WEST JORDAN — Copper Hills High School student Jacob Eisert, like millions of his peers nationwide, made his way to the school lunchroom Thursday and stood in line to pick up a tray of food.
After passing the pay station, he looked down at his lunch — a small cup of watermelon and a half-empty to-go container of rice and orange chicken. The food is good, he said, but most of the time he's hungry before the end of the day.
"It's good. I like it," he said, "but there could be more."
Eisert may not be as critical as some of his peers, but he's just as hungry.
School lunch has come under fire nationwide, as new federal guidelines aimed at improving student health roll out this year. In Utah, educators have fielded complaints from hungry students and concerned parents, while trash cans at some schools fill with uneaten items.
"Our trash cans are overflowing with fruit and vegetables the students don’t want," said Rich Prall, nutrition director for the Granite School District.
The new guidelines reduce the portion sizes for grains and protein in lieu of larger, required servings of fruits and vegetables. High-fat and high-sugar foods are also out, as are drinks other than low-fat or nonfat milk.
The intent is to combat child obesity by teaching healthy eating habits from a young age, but many students are resistant to the change. And some districts say the guidelines are too much too soon.
Joseph Sukhan, Copper Hills student body president, said it was obvious from the first day of the school year that something had changed in the lunch lines. Students immediately began complaining about feeling hungry throughout the day and a decline in the general quality of lunch offerings, he said.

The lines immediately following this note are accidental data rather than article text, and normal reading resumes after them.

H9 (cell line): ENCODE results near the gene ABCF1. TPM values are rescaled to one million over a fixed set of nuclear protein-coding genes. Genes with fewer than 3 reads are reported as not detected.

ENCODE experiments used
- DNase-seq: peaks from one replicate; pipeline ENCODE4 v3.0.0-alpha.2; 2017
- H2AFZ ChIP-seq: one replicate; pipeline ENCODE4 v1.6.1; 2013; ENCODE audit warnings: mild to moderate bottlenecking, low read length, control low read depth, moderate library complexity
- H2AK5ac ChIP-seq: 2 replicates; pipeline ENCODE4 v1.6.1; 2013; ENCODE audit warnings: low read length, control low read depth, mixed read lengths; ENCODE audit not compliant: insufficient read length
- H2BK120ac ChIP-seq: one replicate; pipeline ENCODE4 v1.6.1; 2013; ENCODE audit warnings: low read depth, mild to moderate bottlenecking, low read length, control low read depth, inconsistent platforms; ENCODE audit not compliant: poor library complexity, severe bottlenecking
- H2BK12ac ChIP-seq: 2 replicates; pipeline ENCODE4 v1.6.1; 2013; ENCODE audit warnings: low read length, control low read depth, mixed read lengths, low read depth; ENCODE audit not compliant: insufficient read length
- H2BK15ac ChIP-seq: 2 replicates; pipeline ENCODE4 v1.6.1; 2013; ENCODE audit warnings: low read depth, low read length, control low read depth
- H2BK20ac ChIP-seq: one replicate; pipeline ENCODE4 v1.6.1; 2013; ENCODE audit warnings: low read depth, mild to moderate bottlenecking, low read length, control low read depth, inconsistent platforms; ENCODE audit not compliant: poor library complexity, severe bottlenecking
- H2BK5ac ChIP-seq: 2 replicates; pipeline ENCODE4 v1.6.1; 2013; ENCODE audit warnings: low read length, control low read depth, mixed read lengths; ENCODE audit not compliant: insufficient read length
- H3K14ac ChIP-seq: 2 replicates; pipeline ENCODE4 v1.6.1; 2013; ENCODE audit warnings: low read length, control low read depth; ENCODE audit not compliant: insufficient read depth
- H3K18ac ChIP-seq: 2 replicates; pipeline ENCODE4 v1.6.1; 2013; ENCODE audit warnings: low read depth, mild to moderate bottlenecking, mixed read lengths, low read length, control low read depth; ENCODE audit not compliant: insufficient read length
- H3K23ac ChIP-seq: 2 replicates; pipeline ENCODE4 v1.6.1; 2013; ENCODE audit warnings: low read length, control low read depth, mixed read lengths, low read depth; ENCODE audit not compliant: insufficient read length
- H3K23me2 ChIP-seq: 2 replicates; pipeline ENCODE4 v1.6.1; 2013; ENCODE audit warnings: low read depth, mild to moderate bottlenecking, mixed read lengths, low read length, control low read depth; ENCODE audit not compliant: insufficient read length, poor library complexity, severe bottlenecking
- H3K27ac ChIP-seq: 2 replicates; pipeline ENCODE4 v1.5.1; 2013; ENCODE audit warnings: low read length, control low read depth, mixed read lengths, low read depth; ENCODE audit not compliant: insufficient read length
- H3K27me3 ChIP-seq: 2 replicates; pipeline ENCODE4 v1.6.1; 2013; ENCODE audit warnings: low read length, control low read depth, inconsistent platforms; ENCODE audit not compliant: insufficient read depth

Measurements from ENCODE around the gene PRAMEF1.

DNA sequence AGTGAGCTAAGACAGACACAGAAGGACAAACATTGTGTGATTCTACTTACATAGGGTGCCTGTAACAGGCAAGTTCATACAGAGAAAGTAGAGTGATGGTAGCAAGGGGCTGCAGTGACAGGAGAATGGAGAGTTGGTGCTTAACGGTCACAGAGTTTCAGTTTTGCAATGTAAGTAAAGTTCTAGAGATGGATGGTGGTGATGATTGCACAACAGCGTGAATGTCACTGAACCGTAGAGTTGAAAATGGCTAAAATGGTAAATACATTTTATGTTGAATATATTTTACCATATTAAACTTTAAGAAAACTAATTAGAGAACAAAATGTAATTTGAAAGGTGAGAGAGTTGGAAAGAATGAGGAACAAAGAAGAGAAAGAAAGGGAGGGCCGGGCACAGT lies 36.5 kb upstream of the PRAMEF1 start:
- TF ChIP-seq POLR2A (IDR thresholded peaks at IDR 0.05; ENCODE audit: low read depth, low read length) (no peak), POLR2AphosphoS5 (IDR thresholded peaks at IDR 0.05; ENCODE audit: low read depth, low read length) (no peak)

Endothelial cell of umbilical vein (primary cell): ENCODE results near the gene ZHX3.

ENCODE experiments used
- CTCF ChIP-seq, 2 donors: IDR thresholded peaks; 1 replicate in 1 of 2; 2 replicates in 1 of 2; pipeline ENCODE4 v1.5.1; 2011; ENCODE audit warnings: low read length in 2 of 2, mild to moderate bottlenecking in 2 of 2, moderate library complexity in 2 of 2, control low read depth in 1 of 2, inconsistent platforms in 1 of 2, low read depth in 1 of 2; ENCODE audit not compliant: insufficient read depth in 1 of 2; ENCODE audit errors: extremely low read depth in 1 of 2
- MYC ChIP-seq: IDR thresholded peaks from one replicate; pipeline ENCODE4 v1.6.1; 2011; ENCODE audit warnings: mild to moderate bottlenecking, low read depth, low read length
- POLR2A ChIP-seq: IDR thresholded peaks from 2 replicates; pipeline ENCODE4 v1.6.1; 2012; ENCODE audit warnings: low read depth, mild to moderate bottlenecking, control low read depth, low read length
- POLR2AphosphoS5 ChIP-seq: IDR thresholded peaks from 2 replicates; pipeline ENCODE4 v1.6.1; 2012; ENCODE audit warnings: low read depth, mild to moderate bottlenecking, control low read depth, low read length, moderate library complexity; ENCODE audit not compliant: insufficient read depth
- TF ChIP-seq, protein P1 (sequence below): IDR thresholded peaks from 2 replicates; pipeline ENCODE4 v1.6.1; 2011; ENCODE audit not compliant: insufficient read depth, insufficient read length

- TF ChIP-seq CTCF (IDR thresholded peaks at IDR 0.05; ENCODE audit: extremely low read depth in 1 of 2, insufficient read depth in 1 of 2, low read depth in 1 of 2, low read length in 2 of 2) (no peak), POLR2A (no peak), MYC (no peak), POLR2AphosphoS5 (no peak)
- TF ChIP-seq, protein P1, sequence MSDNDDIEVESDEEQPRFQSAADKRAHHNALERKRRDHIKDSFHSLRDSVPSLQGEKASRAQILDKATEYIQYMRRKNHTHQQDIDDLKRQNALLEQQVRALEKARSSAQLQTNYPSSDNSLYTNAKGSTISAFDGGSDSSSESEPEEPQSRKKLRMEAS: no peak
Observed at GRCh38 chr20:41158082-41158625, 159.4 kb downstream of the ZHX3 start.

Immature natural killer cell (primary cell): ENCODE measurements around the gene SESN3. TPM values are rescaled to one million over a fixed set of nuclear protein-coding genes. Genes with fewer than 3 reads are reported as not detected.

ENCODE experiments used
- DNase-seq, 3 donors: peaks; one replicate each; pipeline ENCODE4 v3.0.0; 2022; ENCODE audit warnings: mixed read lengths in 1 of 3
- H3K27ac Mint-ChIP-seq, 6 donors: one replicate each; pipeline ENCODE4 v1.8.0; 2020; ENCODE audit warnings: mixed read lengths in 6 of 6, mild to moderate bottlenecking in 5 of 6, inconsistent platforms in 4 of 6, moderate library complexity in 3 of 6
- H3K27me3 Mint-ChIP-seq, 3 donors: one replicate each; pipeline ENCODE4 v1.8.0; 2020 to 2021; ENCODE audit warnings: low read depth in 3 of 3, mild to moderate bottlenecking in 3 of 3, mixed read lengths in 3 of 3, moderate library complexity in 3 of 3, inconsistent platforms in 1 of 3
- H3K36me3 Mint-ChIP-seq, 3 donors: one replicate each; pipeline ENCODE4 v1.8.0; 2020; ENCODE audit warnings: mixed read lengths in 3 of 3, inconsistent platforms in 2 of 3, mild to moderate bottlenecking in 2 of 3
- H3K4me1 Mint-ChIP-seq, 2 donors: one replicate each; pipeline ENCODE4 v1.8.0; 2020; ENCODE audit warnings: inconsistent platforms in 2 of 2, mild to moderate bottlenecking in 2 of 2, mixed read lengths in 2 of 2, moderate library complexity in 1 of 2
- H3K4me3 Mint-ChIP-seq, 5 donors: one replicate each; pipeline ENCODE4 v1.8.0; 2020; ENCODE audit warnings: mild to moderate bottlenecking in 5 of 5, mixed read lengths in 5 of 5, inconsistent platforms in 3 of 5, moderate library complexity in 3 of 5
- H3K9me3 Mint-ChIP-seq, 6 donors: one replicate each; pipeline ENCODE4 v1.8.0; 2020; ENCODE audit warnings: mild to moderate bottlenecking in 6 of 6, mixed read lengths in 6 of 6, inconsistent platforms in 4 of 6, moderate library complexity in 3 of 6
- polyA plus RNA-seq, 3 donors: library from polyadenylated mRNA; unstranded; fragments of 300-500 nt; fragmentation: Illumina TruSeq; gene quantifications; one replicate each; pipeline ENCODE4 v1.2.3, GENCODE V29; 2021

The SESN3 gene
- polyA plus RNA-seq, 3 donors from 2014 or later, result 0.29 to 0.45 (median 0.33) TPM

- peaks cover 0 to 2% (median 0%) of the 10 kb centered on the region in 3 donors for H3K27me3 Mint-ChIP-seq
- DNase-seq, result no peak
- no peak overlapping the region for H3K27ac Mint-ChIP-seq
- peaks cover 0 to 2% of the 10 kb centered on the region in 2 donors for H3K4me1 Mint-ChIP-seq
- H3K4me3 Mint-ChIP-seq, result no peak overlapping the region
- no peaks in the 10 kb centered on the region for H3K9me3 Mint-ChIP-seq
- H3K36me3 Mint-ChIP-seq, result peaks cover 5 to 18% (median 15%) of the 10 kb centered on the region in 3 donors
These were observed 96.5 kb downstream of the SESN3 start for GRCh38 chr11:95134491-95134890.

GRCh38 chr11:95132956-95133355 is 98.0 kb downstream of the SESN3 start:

For example, a switch from tater tots to wildly unpopular sweet potato fries to comply with vegetable serving and color standards has reached a point of infamy within the school and district.
"There are kids that get them but don't eat them," Sukhan said. "They just throw them away. I'm eating lunch from home now."
Sukhan recently met with Jordan School District Superintendent Patrice Johnson and other student leaders to relay the complaints of the Copper Hills student body.
Johnson expressed her sympathy, he said, but ultimately the district's hands — like all school districts across the country — are tied.
Jordan District spokeswoman Sandra Reisgraf said federal funding for school lunches accounts for hundreds of thousands of dollars for the district each year. If a district failed to comply with the healthy guidelines, it could potentially lose part or all of that funding.
In recent weeks, students across the nation have raised their complaints about the smaller, healthier meals. Viral videos mocking the guidelines and reports of increased food waste have sprung up, and a bill being called the No Hungry Kids Act has been introduced in Congress in an attempt to reverse the Healthy Hunger-Free Kids Act that spawned the new guidelines.
Meanwhile, Reisgraf said, students and parents are pointing their fingers at local districts.
"They are angry," she said. "They want their school lunches back."